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WASHINGTON • Sen. Roy Blunt, who for weeks has been at the center of a national debate on contraceptives and religious freedom, said he intends to leave the issue to others after the Senate defeated his measure to let employers deny services out of moral conviction.

"My view is that we've probably done about as much as can be done in the Senate," he said after the vote Thursday. "Now it's up to the House, the administration and maybe, eventually, the courts to see who takes the next move."

Blunt's proposal was set aside on a "motion to table," 51-48, after senators presented sharply contrasting views about potential threats to birth control and rights guaranteed by the Constitution.

While he lost by three votes on Thursday, Blunt's proposal ultimately would take 60 votes for passage, Democrats have said, meaning that it probably can't succeed unless Republicans regain control of the Senate in November.

In the largely party-line vote, Claire McCaskill of Missouri and Dick Durbin of Illinois were among Democrats voting to table his amendment. Just three Democrats — Ben Nelson of Nebraska, Bob Casey of Pennsylvania and Joe Manchin of West Virginia — voted with Blunt and Republicans. Only one Republican, Olympia Snowe of Maine, voted with Democrats.

The controversial amendment, which raised Blunt's profile nationally, sought to give employers the right to deny health services in company-provided insurance coverage if they considered them a violation of religion or moral conviction.

Blunt introduced his Respect for Rights of Conscience Act last year as a means to challenge the health insurance overhaul enacted in 2010. He began pushing it earnestly after President Barack Obama's administration issued a mandate in late January requiring coverage of contraception services for employees of religious-affiliated institutions.

The White House revised the rule last month, shifting the cost to insurance companies. But the change did nothing to quell outrage from the U.S. Conference of Catholic Bishops, the Kirkwood-based Lutheran Church Missouri Synod and many other churches and organizations affiliated with religion.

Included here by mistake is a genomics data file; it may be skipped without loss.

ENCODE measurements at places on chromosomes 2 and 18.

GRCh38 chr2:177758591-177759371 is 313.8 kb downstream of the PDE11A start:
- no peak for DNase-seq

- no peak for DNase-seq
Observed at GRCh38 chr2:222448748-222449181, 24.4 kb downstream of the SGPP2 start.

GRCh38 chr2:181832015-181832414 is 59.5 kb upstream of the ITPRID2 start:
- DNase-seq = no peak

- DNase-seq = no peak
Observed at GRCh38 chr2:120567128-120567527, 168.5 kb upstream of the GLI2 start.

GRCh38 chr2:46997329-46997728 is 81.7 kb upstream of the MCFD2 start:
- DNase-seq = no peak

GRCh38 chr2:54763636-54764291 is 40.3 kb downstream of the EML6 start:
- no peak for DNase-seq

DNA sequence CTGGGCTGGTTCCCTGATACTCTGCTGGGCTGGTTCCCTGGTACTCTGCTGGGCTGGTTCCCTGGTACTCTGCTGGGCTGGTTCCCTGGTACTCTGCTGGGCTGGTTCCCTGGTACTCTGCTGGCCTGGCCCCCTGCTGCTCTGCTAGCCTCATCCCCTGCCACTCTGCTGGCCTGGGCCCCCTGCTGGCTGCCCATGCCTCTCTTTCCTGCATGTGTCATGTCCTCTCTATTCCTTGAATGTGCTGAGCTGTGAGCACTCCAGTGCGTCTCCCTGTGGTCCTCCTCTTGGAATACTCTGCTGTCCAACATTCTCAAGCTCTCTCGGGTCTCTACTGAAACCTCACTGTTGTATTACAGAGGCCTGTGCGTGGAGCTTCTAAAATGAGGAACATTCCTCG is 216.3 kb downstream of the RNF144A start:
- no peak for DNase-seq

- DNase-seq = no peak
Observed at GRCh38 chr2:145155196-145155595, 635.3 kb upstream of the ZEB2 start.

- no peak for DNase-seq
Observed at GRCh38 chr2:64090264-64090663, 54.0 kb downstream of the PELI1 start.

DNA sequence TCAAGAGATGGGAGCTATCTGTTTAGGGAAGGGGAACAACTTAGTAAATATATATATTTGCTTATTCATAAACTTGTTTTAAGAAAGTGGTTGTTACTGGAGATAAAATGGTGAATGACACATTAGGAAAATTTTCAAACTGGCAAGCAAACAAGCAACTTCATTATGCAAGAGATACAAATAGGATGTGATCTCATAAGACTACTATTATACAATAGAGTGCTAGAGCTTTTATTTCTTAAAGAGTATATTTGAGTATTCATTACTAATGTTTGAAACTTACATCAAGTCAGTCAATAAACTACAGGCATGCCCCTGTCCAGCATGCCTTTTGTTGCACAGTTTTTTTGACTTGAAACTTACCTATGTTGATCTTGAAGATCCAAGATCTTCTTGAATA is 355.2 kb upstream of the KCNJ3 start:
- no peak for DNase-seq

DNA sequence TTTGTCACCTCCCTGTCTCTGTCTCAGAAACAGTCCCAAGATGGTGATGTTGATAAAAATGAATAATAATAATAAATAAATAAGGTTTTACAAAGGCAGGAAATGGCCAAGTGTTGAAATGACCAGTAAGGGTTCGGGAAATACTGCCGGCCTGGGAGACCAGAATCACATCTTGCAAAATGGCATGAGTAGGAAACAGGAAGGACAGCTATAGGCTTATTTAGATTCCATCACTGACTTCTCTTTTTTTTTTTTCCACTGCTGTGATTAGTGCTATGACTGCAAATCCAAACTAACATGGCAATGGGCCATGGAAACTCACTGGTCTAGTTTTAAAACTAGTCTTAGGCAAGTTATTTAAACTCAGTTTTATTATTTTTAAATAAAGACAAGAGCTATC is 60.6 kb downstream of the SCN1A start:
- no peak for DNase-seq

On the eve of the vote, the Catholic bishops' office issued a memorandum branding as "preposterous" Democrats' claims that millions of women could lose health care services.

Blunt and his allies appeared to struggle in recent days to portray the debate as one over religious liberty and nothing more.

"I believe what this does is protect First Amendment rights. The first freedom in the founding documents is freedom of religion," Blunt said on the Senate floor.

Sen. Orrin Hatch, R-Utah, said, "Obamacare is what brought us here today ... Our Bill of Rights has been subordinated to the president's desire to micromanage the nation's health care system."

Hatch added: "Those of you who vote against this amendment are playing with fire."

Democrats appeared to relish an opportunity to frame the amendment as an attack on women's health care. They argued that it would enable employers to deny coverage for a host of preventive care services, such as mental health therapy, childhood immunizations and HIV screening.

House Minority Leader Nancy Pelosi, D-Calif., reported Thursday that a fundraising appeal this week focusing on the threats to women earlier had raised $1.1 million for the Democratic Congressional Campaign Committee.

Pelosi sent out yet another fund request after the vote that asserted: "The very day we kick off Women's History Month, Republicans held a vote on giving corporations the power to deny women access to basic health care."

In Senate debate, Sen. Barbara Boxer, D-Calif., argued that Blunt's amendment "allows any insurance company that doesn't want to provide a service, maybe an expensive service, to say 'Oh, I meant to tell you, I have a moral objection to this.'"

Speaking with reporters later, Blunt referred to "crazy things" being said about his proposal. He noted that his amendment would enable the government to require coverage of other health care services of equivalent cost if employers successfully challenged on religious grounds.

"There's no financial reason not to provide a benefit. The only reason left is a true religious belief or a moral equivalent," he said.

The amendment prompted confusion over a reporter's question to GOP hopeful Mitt Romney, who first told an interviewer in Ohio on Wednesday that he opposed Blunt's proposal. Romney added: "The idea of presidential candidates getting into questions about contraception within a relationship between a man and a woman, husband and wife, I'm not going there."

His campaign issued a release later saying that Romney had misunderstood the question and that he supported the amendment. Blunt serves as Romney's liaison with Congress.

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